Learning communities are back in the news. As colleges and universities struggle with the retention of students, a problem aggravated by the economic problems plaguing our nation, learning communities once again take center stage as a viable way to help first-year students stay in school.
Learning communities are defined as “classes that are linked or clustered during an academic term, often around an interdisciplinary theme, and enroll a common cohort of students” (Evergreen). When I attended a “First-Year Experience” conference in Tucson, Arizona in 2005, I was bowled over by testimonies lauding the effectiveness of learning communities among college freshmen. According to reports from faculty and administrators at the conference, these communities, some of which had been established on campus for ten years or more, were instrumental in improving students’ abilities to assimilate information and enhancing the quality of college life.
Such improvement results in the retention of students. At Wayne State University in Detroit, the retention rate was 82.6 for freshmen enrolled in learning communities in the fall of 2008, according to The Chronicle of Higher Education (Kiley). This rate exceeded Wayne State’s typical retention rate for returning freshmen by about 6 percent.
Advantages of learning communities
Learning communities, which first appeared on college and university campuses about 20 years ago, have been gaining ground among educators ever since. The idea is that the communities encourage “learning to learn as a social act” (Evergreen). That is, instead of isolating a student on an individual course schedule, often placing the student in a classroom with strangers, the student engages in the learning process among peers and attends classes in a social unit.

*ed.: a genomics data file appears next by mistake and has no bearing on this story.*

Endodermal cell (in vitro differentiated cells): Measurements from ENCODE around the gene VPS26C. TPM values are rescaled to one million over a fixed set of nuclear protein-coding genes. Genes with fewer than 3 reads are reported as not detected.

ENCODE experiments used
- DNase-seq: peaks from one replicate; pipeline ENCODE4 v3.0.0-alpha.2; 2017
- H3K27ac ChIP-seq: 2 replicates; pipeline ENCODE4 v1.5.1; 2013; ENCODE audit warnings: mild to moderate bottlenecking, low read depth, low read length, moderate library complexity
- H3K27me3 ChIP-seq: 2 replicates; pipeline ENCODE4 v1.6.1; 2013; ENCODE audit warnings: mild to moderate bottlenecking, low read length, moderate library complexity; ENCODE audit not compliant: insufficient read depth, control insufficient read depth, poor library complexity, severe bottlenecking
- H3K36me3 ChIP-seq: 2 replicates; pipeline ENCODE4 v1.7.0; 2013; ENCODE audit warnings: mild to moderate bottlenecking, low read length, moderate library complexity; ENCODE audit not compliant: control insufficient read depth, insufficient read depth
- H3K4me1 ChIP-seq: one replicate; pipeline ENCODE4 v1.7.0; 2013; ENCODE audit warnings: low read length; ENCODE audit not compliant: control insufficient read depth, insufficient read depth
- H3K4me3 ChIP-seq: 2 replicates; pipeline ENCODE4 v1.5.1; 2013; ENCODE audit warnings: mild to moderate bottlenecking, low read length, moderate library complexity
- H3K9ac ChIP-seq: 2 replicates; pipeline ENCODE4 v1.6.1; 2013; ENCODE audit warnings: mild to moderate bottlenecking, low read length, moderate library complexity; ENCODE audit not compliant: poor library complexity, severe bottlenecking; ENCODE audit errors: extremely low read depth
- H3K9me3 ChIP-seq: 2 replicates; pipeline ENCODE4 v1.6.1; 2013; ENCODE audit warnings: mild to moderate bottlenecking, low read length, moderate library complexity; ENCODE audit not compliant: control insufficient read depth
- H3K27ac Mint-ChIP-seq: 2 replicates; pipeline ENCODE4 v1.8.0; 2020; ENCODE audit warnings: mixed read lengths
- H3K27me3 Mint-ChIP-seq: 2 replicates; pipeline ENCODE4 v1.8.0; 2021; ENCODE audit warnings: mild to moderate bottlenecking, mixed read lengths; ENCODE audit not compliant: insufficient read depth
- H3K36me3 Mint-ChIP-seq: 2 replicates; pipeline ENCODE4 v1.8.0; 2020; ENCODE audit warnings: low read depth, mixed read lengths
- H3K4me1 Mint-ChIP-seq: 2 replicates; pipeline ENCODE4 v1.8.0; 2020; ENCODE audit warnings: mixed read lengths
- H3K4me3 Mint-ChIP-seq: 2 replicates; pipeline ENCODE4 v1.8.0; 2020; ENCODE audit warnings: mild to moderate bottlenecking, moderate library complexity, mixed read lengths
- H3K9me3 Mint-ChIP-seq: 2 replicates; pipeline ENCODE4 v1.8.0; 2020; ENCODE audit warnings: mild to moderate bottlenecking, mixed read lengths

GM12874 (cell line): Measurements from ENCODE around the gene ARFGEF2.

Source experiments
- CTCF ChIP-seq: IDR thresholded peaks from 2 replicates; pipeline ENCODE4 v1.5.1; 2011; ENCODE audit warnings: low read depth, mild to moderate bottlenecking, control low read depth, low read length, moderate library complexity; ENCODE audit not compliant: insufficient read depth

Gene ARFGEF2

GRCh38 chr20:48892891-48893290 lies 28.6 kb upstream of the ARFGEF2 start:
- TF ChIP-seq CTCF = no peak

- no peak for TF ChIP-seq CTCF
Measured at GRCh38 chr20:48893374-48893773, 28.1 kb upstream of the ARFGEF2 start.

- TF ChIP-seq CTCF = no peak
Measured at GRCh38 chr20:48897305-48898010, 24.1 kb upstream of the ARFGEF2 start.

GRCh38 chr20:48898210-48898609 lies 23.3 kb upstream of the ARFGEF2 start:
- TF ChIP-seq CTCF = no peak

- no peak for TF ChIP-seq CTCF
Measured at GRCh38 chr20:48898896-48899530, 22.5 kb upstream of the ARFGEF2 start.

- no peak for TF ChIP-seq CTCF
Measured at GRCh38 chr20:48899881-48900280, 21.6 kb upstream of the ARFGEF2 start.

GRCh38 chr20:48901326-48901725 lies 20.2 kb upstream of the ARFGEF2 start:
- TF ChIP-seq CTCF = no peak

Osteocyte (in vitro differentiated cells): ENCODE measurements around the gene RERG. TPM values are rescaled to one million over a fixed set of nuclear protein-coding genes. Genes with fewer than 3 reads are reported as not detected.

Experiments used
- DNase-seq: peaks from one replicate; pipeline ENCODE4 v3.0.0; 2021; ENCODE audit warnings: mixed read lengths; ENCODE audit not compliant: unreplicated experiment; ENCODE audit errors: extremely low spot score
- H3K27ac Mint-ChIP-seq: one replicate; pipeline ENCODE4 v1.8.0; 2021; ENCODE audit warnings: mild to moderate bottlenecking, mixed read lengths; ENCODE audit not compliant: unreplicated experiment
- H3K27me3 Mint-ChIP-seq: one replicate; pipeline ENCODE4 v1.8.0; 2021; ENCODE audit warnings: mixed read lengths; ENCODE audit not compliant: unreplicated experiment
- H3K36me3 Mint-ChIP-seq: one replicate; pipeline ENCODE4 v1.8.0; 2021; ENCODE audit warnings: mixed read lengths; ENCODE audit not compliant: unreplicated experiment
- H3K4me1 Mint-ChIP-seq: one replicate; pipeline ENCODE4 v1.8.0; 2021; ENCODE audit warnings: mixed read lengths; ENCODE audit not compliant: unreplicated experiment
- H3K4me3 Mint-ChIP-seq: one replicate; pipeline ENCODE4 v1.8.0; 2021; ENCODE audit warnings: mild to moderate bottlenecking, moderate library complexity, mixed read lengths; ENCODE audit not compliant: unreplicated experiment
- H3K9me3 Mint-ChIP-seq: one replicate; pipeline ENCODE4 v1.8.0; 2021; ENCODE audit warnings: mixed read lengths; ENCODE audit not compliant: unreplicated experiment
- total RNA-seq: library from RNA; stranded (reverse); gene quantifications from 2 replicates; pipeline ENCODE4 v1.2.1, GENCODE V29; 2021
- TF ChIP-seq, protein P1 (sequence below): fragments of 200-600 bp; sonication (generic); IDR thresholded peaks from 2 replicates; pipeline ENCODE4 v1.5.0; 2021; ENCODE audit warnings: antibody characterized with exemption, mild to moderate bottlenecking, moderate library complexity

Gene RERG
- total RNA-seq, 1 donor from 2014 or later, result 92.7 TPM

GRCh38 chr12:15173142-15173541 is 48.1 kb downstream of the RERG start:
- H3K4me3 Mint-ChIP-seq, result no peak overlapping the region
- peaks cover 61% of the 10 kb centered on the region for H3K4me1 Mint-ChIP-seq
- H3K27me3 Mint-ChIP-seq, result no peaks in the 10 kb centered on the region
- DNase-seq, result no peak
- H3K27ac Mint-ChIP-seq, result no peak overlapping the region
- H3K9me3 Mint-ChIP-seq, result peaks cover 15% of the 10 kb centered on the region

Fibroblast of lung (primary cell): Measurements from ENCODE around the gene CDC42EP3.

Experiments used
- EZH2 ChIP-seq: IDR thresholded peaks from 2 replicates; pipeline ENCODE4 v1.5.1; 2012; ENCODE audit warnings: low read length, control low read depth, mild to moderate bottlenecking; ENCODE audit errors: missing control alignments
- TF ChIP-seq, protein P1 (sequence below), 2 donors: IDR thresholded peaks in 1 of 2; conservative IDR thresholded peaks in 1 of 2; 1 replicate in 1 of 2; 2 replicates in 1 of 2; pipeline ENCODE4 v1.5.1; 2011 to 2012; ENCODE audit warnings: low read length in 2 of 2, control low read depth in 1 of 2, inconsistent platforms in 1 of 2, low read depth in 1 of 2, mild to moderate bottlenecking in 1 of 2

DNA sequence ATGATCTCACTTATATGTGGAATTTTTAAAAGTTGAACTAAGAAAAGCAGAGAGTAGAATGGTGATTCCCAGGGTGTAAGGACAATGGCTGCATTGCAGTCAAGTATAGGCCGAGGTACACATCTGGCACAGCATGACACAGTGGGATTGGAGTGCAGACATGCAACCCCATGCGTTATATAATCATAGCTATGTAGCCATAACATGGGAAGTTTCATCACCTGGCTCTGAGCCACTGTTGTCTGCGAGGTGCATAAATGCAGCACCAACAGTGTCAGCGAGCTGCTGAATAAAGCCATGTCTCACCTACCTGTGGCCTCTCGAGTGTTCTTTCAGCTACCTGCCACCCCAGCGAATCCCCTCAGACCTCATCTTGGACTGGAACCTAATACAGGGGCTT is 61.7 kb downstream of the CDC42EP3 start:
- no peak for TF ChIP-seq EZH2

In my experience as a college instructor for 12 years, I was often struck by the degree to which peer pressure formed the level of student involvement in the classroom. If the atmosphere in the classroom was open and positive among the students, even those pupils not usually disposed to speaking up in class would do so. But if tension or negativity held sway, even the brightest students kept their mouths shut—despite the fact that they knew class participation affected their overall grade.
From this one can deduce that a student’s involvement in the learning process is clearly affected by engagement with his/her peers—both pro and con. And, if this is so, it certainly makes sense to place students among others with whom they feel comfortable—that is, students of similar intellectual ability and achievements.
Disadvantages of learning communities
Critics of the learning community concept at the university where I most recently taught felt that such communities provided an unrealistic picture of a world students would soon enter as job seekers. They pointed out that most professional offices, for instance, do not necessarily offer supportive environments but, in fact, competitive ones.
This position, however, seems less pervasive among educators than the idea that the self-esteem students gain from learning communities will be carried over into the classroom (Evergreen).
Types of learning communities
At Purdue University, for example, learning communities can consist of:
1: A cohort of 20 to 30 freshmen who enroll in two or three courses as a social unit
2: A cohort of freshmen, indeterminate in number, who have similar majors and live in the same dorm